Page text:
𝐽 = (MetOpen‘𝐶)    &   𝐾 = (MetOpen‘𝐷)       (((𝐶 ∈ (∞Met‘𝑋) ∧ 𝐷 ∈ (∞Met‘𝑌)) ∧ (𝐹 ∈ ((𝐽 CnP 𝐾)‘𝑃) ∧ 𝐴 ∈ ℝ+)) → ∃𝑥 ∈ ℝ+𝑦𝑋 ((𝑦𝐶𝑃) ≤ 𝑥 → ((𝐹𝑦)𝐷(𝐹𝑃)) ≤ 𝐴))

Theoremtxmetcnp 23158* Continuity of a binary operation on metric spaces. (Contributed by Mario Carneiro, 2-Sep-2015.)
𝐽 = (MetOpen‘𝐶)    &   𝐾 = (MetOpen‘𝐷)    &   𝐿 = (MetOpen‘𝐸)       (((𝐶 ∈ (∞Met‘𝑋) ∧ 𝐷 ∈ (∞Met‘𝑌) ∧ 𝐸 ∈ (∞Met‘𝑍)) ∧ (𝐴𝑋𝐵𝑌)) → (𝐹 ∈ (((𝐽 ×t 𝐾) CnP 𝐿)‘⟨𝐴, 𝐵⟩) ↔ (𝐹:(𝑋 × 𝑌)⟶𝑍 ∧ ∀𝑧 ∈ ℝ+𝑤 ∈ ℝ+𝑢𝑋𝑣𝑌 (((𝐴𝐶𝑢) < 𝑤 ∧ (𝐵𝐷𝑣) < 𝑤) → ((𝐴𝐹𝐵)𝐸(𝑢𝐹𝑣)) < 𝑧))))

Theoremtxmetcn 23159* Continuity of a binary operation on metric spaces. (Contributed by Mario Carneiro, 2-Sep-2015.)
𝐽 = (MetOpen‘𝐶)    &   𝐾 = (MetOpen‘𝐷)    &   𝐿 = (MetOpen‘𝐸)       ((𝐶 ∈ (∞Met‘𝑋) ∧ 𝐷 ∈ (∞Met‘𝑌) ∧ 𝐸 ∈ (∞Met‘𝑍)) → (𝐹 ∈ ((𝐽 ×t 𝐾) Cn 𝐿) ↔ (𝐹:(𝑋 × 𝑌)⟶𝑍 ∧ ∀𝑥𝑋𝑦𝑌𝑧 ∈ ℝ+𝑤 ∈ ℝ+𝑢𝑋𝑣𝑌 (((𝑥𝐶𝑢) < 𝑤 ∧ (𝑦𝐷𝑣) < 𝑤) → ((𝑥𝐹𝑦)𝐸(𝑢𝐹𝑣)) < 𝑧))))

12.4.6  The uniform structure generated by a metric

Theoremmetuval 23160* Value of the uniform structure generated by metric 𝐷. (Contributed by Thierry Arnoux, 1-Dec-2017.) (Revised by Thierry Arnoux, 11-Feb-2018.)
(𝐷 ∈ (PsMet‘𝑋) → (metUnif‘𝐷) = ((𝑋 × 𝑋)filGenran (𝑎 ∈ ℝ+ ↦ (𝐷 “ (0[,)𝑎)))))

Theoremmetustel 23161* Define a filter base 𝐹 generated by a metric 𝐷. (Contributed by Thierry Arnoux, 22-Nov-2017.) (Revised by Thierry Arnoux, 11-Feb-2018.)
𝐹 = ran (𝑎 ∈ ℝ+ ↦ (𝐷 “ (0[,)𝑎)))       (𝐷 ∈ (PsMet‘𝑋) → (𝐵𝐹 ↔ ∃𝑎 ∈ ℝ+ 𝐵 = (𝐷 “ (0[,)𝑎))))

Theoremmetustss 23162* Range of the elements of the filter base generated by the metric 𝐷. (Contributed by Thierry Arnoux, 28-Nov-2017.) (Revised by Thierry Arnoux, 11-Feb-2018.)
𝐹 = ran (𝑎 ∈ ℝ+ ↦ (𝐷 “ (0[,)𝑎)))       ((𝐷 ∈ (PsMet‘𝑋) ∧ 𝐴𝐹) → 𝐴 ⊆ (𝑋 × 𝑋))

Theoremmetustrel 23163* Elements of the filter base generated by the metric 𝐷 are relations. (Contributed by Thierry Arnoux, 28-Nov-2017.) (Revised by Thierry Arnoux, 11-Feb-2018.)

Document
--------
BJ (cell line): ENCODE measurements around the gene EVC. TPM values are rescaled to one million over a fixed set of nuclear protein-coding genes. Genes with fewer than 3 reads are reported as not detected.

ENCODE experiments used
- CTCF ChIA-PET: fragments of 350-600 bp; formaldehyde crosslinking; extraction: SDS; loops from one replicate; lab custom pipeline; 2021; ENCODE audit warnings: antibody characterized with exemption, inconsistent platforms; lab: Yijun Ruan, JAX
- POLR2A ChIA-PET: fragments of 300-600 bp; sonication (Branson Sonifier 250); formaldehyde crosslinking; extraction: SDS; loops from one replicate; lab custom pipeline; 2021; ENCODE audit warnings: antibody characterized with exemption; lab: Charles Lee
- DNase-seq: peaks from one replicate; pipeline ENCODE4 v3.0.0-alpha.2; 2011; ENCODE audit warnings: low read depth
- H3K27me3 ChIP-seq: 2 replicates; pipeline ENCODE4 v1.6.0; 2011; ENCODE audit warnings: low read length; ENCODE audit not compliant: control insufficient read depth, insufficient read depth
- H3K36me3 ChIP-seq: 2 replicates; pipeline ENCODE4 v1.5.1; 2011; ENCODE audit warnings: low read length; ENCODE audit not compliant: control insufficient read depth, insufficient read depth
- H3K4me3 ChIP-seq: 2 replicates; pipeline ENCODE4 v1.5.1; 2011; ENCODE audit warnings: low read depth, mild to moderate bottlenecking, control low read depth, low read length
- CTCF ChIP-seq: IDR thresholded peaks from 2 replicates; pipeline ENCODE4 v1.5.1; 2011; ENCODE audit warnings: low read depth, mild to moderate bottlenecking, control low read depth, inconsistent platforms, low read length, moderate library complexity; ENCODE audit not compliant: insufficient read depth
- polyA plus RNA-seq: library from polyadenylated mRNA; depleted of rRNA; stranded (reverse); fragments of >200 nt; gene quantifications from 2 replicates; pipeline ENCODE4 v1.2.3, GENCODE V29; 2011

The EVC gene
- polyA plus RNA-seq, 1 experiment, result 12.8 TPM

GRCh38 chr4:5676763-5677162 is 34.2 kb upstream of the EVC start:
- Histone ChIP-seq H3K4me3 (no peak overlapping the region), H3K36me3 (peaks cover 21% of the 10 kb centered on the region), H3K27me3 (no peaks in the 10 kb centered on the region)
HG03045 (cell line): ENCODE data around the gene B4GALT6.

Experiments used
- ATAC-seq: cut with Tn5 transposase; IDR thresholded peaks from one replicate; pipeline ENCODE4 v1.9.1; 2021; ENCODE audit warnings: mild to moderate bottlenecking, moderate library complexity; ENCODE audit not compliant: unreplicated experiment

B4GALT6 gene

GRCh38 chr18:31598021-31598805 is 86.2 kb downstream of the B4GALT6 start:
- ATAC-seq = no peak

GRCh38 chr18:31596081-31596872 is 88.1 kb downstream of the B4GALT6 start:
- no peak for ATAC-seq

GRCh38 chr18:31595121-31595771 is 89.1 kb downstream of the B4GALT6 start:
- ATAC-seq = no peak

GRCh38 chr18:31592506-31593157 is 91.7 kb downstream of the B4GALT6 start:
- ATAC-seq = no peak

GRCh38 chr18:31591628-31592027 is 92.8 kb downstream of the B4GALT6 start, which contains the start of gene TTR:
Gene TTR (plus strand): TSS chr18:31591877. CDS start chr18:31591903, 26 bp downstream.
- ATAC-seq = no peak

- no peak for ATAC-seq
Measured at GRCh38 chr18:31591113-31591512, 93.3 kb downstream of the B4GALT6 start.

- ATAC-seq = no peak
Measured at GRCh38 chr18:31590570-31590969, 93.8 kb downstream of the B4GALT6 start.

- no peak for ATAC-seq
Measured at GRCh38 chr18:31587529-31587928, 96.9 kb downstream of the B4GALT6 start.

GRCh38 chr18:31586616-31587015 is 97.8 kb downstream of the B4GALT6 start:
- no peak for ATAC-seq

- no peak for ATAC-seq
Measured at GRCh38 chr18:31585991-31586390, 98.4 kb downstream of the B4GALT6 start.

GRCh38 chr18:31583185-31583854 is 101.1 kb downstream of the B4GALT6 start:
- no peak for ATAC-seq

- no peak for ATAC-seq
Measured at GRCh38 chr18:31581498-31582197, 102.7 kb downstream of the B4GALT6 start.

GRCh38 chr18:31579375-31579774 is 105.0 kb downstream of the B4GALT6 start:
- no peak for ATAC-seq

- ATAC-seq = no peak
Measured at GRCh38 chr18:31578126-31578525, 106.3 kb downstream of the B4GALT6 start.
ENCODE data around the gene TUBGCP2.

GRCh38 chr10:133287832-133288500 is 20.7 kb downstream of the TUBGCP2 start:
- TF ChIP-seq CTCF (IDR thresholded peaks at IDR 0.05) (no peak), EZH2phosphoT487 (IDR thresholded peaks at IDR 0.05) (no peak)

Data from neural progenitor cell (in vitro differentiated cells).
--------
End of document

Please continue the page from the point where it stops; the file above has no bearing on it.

𝐹 = ran (𝑎 ∈ ℝ+ ↦ (𝐷 “ (0[,)𝑎)))       ((𝐷 ∈ (PsMet‘𝑋) ∧ 𝐴𝐹) → Rel 𝐴)

Theoremmetustto 23164* Any two elements of the filter base generated by the metric 𝐷 can be compared, like for RR+ (i.e. it's totally ordered). (Contributed by Thierry Arnoux, 22-Nov-2017.) (Revised by Thierry Arnoux, 11-Feb-2018.)
𝐹 = ran (𝑎 ∈ ℝ+ ↦ (𝐷 “ (0[,)𝑎)))       ((𝐷 ∈ (PsMet‘𝑋) ∧ 𝐴𝐹𝐵𝐹) → (𝐴𝐵𝐵𝐴))

Theoremmetustid 23165* The identity diagonal is included in all elements of the filter base generated by the metric 𝐷. (Contributed by Thierry Arnoux, 22-Nov-2017.) (Revised by Thierry Arnoux, 11-Feb-2018.) (Proof shortened by Peter Mazsa, 2-Oct-2022.)
𝐹 = ran (𝑎 ∈ ℝ+ ↦ (𝐷 “ (0[,)𝑎)))       ((𝐷 ∈ (PsMet‘𝑋) ∧ 𝐴𝐹) → ( I ↾ 𝑋) ⊆ 𝐴)

Theoremmetustsym 23166* Elements of the filter base generated by the metric 𝐷 are symmetric. (Contributed by Thierry Arnoux, 28-Nov-2017.) (Revised by Thierry Arnoux, 11-Feb-2018.)
𝐹 = ran (𝑎 ∈ ℝ+ ↦ (𝐷 “ (0[,)𝑎)))       ((𝐷 ∈ (PsMet‘𝑋) ∧ 𝐴𝐹) → 𝐴 = 𝐴)

Theoremmetustexhalf 23167* For any element 𝐴 of the filter base generated by the metric 𝐷, the half element (corresponding to half the distance) is also in this base. (Contributed by Thierry Arnoux, 28-Nov-2017.) (Revised by Thierry Arnoux, 11-Feb-2018.)
𝐹 = ran (𝑎 ∈ ℝ+ ↦ (𝐷 “ (0[,)𝑎)))       (((𝑋 ≠ ∅ ∧ 𝐷 ∈ (PsMet‘𝑋)) ∧ 𝐴𝐹) → ∃𝑣𝐹 (𝑣𝑣) ⊆ 𝐴)

Theoremmetustfbas 23168* The filter base generated by a metric 𝐷. (Contributed by Thierry Arnoux, 26-Nov-2017.) (Revised by Thierry Arnoux, 11-Feb-2018.) (Proof shortened by Peter Mazsa, 2-Oct-2022.)
𝐹 = ran (𝑎 ∈ ℝ+ ↦ (𝐷 “ (0[,)𝑎)))       ((𝑋 ≠ ∅ ∧ 𝐷 ∈ (PsMet‘𝑋)) → 𝐹 ∈ (fBas‘(𝑋 × 𝑋)))